The dominoes are beginning to fall. The initial spark in 2008 has triggered a series of unyielding responses by those in power, but further emergencies and unintended consequences juxtapose, connect and accelerate a chain reaction that will become uncontainable once a tipping point is reached. The fabric of society is tearing at points of extreme vulnerability, with depression, violence and war on the foreseeable horizon. Mr. President, the shadow of crisis has not passed. The looming shadow of crisis grows ever larger and darker by the day as this Crisis enters the most dangerous phase, where the existing social order will be swept away in a torrent of carnage and ferocious struggle. We are not a chosen people. We are not immune from dire outcomes.
The nascent global political awakening against corrupt politicians, large corporations and central banks is growing louder. In the last few years we have seen the rise of Syriza in Greece, Podemos in Spain and even Bepe Grillo’s Five Star Movement in Italy. And now an upstart anti-corruption party won a smashing victory in elections to install a state government in India’s capital, dealing a huge blow to Prime Minister Narendra Modi’s Hindu nationalist party.
There’s nothing good left from the initial idea that gave birth to the EU. It’s devolved into something utterly ugly, in which fat Germans driving their Mercs and Beamers down the autobahn can yell at their car stereos that those lazy Greeks must pay their due - which stems from Merkel et al. bailing out Deutsche Bank’s insanely outsized derivatives portfolios. The whole thing is so morally bankrupt, it’s really insane that we’re still trying to have a serious discussion about it. The whole thing, the entire global banking system, is as morally bankrupt as it is financially. So far, all the EU has (anyone notice how silent the IMF has been?) is hubris, bluster and chest-thumping. They play politicians, but Syriza plays real life.
Greece has the potential to be the small domino that ends up toppling much larger dominoes.
The politicians of Europe are plunging into a form of ideological fratricide as they battle over Greece. Accordingly, all the combatants - the German, Greek and other national politicians and the apparatchiks of Brussels and Frankfurt - are fundamentally on the wrong path, albeit for different reasons. Yet by collectively indulging in the sum of all statist errors they may ultimately do a service. Namely, discredit and destroy the whole bailout state and central bank driven financialization model that threatens political democracy and capitalist prosperity in Europe - and the rest of the world, too.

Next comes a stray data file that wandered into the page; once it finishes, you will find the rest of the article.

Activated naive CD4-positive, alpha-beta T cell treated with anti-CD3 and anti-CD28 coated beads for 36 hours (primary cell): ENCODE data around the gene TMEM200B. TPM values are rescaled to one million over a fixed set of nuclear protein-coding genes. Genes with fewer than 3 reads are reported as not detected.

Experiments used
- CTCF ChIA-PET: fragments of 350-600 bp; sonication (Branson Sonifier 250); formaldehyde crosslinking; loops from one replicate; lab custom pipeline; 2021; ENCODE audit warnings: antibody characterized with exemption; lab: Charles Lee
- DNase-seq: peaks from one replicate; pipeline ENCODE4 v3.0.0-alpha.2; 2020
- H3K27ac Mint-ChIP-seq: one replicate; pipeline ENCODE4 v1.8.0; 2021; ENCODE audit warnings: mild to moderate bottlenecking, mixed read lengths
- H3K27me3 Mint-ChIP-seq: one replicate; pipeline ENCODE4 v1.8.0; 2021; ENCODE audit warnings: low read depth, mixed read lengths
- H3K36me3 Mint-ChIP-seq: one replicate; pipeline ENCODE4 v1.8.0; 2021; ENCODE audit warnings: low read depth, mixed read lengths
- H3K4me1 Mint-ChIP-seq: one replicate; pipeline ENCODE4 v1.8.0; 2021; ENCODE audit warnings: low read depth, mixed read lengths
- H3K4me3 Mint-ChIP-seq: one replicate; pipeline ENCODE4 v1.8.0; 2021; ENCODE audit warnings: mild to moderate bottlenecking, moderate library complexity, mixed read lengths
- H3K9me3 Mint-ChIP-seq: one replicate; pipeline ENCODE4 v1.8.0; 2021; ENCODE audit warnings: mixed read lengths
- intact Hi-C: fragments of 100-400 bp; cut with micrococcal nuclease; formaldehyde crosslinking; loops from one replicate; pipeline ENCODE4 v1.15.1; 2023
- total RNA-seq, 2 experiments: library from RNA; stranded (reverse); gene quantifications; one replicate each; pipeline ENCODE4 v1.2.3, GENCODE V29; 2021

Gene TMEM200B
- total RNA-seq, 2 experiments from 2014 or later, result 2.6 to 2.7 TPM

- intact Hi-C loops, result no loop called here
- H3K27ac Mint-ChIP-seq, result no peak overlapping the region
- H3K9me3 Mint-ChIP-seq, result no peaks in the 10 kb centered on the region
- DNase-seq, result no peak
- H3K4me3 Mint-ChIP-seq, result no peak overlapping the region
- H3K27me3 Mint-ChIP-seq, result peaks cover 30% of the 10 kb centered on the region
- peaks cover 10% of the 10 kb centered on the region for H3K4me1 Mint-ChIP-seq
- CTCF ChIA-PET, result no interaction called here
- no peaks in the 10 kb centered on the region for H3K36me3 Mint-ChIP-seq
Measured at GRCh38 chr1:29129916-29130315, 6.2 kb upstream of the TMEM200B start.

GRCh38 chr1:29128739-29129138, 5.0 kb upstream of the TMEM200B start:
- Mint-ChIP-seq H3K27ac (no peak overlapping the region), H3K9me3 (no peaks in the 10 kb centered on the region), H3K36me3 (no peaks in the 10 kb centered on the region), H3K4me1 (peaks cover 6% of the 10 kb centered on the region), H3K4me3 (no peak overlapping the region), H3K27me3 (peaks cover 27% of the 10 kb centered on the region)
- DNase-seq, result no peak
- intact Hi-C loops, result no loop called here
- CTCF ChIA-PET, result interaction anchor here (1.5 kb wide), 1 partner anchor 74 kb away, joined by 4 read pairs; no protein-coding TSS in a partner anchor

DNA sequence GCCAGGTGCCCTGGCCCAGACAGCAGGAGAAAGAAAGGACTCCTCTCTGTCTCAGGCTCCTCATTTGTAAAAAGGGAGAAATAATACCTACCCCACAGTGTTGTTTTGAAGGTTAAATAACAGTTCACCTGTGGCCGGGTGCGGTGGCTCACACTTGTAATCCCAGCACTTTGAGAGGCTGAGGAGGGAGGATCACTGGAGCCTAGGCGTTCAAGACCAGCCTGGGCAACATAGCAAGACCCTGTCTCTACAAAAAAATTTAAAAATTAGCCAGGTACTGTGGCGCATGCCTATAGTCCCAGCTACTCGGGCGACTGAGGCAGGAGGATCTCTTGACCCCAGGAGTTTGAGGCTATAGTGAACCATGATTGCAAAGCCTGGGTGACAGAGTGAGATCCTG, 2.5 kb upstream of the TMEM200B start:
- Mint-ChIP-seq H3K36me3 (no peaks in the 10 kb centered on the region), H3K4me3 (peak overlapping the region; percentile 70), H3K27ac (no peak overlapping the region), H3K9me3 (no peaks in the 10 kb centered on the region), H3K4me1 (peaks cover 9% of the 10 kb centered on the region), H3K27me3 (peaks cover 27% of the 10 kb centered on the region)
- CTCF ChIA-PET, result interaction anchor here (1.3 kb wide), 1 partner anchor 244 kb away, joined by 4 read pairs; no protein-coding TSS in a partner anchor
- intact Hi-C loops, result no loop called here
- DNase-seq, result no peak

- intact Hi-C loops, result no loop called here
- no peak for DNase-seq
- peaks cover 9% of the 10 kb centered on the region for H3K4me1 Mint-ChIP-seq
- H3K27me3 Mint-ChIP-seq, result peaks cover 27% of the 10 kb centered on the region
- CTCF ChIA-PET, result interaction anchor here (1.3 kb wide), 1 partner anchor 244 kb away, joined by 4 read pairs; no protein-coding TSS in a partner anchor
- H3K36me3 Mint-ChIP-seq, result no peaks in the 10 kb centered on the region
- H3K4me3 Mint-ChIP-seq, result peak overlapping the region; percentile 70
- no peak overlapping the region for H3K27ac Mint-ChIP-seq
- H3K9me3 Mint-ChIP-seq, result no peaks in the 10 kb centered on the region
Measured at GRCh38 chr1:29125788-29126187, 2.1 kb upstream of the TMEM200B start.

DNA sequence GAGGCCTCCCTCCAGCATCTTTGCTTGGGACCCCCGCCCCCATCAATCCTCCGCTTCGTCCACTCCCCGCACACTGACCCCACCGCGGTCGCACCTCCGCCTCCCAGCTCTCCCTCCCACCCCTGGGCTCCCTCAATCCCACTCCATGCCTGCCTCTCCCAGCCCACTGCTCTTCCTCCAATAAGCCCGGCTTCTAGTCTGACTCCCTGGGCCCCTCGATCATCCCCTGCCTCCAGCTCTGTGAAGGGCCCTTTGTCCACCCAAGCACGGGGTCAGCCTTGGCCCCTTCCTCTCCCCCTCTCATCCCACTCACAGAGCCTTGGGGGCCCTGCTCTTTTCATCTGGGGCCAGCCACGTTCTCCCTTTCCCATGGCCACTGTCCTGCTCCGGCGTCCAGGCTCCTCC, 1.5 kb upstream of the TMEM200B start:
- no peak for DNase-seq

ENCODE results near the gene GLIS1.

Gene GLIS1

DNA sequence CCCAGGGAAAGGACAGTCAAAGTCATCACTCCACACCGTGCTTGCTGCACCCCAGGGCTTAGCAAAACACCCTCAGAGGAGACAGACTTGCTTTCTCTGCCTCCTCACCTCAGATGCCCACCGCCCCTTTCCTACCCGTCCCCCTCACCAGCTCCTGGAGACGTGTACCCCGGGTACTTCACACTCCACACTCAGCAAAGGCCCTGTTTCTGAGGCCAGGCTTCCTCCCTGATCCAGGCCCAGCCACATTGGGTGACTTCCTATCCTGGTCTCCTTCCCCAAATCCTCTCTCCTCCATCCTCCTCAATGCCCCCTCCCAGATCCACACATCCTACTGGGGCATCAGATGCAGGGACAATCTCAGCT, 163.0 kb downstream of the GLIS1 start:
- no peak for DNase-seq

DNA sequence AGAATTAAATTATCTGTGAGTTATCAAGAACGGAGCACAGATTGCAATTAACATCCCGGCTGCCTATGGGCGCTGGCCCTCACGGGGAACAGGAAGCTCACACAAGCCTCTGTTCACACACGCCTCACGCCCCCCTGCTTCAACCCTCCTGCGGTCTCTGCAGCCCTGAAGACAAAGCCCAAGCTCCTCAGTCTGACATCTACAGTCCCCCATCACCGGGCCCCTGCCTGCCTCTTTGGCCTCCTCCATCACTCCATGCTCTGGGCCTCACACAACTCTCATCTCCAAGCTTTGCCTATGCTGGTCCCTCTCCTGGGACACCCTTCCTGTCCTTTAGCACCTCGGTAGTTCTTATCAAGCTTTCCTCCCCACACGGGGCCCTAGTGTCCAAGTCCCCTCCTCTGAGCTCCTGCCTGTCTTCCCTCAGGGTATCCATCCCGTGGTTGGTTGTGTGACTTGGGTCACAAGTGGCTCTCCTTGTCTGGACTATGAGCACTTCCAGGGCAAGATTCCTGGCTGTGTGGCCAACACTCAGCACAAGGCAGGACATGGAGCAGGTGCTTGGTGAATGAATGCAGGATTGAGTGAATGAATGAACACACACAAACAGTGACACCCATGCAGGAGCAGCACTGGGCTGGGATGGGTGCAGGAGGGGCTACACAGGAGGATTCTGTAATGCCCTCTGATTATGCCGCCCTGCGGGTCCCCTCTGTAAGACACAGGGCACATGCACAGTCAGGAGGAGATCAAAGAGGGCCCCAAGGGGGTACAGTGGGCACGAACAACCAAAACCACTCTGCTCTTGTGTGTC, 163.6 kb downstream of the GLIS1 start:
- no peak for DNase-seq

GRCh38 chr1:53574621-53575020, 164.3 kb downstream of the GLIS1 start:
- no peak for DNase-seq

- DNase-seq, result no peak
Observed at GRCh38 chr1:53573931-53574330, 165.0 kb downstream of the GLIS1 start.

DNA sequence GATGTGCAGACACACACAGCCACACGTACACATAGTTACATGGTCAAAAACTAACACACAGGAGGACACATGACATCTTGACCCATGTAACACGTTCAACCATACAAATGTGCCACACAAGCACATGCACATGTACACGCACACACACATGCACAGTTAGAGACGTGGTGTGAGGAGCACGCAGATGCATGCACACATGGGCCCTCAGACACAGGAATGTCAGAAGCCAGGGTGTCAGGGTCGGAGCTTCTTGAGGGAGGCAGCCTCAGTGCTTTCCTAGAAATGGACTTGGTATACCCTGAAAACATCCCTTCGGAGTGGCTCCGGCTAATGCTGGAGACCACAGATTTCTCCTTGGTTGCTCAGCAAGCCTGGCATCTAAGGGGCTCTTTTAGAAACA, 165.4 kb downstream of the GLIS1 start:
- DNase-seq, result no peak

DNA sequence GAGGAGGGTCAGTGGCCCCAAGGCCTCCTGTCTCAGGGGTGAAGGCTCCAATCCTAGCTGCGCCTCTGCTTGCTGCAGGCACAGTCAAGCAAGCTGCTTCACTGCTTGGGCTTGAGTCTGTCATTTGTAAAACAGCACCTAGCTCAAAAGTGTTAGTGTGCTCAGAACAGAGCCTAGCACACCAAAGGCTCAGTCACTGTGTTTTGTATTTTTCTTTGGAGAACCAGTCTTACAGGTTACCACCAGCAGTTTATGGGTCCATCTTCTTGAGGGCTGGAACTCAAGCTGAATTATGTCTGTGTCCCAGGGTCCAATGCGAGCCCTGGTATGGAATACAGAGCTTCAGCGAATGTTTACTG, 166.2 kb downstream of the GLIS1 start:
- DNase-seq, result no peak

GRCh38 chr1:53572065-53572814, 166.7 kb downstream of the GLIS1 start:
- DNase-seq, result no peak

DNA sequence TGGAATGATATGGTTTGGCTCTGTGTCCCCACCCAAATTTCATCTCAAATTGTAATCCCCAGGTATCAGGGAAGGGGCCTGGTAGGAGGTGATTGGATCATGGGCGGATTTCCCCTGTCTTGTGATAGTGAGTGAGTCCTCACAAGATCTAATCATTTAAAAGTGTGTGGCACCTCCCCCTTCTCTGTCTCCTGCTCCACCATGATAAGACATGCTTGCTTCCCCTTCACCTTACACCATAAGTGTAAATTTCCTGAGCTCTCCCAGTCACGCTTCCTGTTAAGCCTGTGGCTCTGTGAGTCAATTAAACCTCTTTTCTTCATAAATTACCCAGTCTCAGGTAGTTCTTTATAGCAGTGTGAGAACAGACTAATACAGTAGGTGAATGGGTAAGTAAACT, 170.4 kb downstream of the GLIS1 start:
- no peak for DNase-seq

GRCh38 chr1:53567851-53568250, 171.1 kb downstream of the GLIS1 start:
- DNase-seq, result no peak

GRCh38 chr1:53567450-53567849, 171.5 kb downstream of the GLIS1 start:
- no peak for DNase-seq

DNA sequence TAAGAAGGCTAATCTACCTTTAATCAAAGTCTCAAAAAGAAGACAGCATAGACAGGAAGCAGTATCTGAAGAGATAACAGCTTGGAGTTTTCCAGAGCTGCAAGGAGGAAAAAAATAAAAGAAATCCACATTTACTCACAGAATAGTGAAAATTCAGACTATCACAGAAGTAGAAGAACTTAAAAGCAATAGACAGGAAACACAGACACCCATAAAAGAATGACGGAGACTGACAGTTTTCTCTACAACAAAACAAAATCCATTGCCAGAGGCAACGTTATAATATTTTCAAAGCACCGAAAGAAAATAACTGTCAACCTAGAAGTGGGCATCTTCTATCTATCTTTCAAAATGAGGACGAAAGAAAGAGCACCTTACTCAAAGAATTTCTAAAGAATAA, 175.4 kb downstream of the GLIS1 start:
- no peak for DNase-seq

When Ukrainian army officers came to the Ukrainian village of Velikaya Znamenka to tell the men to prepare to be drafted, they weren’t prepared for what happened next. As the commanding officer was speaking, a woman seized the microphone and proceeded to tell him off: “We’re sick of this war! Our husbands and sons aren’t going anywhere!” She then launched into a passionate speech, denouncing the war, and the coup leaders in Kiev, to the cheers of the crowd. What she did is now a crime in Ukraine: the only reason she wasn’t arrested on the spot is that the villagers wouldn’t have permitted it.
- Greek defense minister says Greece has Plan B if EU rigid on deal (Reuters)
- Germany rejects Greek claim for World War Two reparations (Reuters)
- Greece to Seek $11.3 Billion in Financing to Avoid Funding Crunch (BBG)
- Lazard Sees $113 Billion Greek Debt Cut as ‘Reasonable’ (BBG)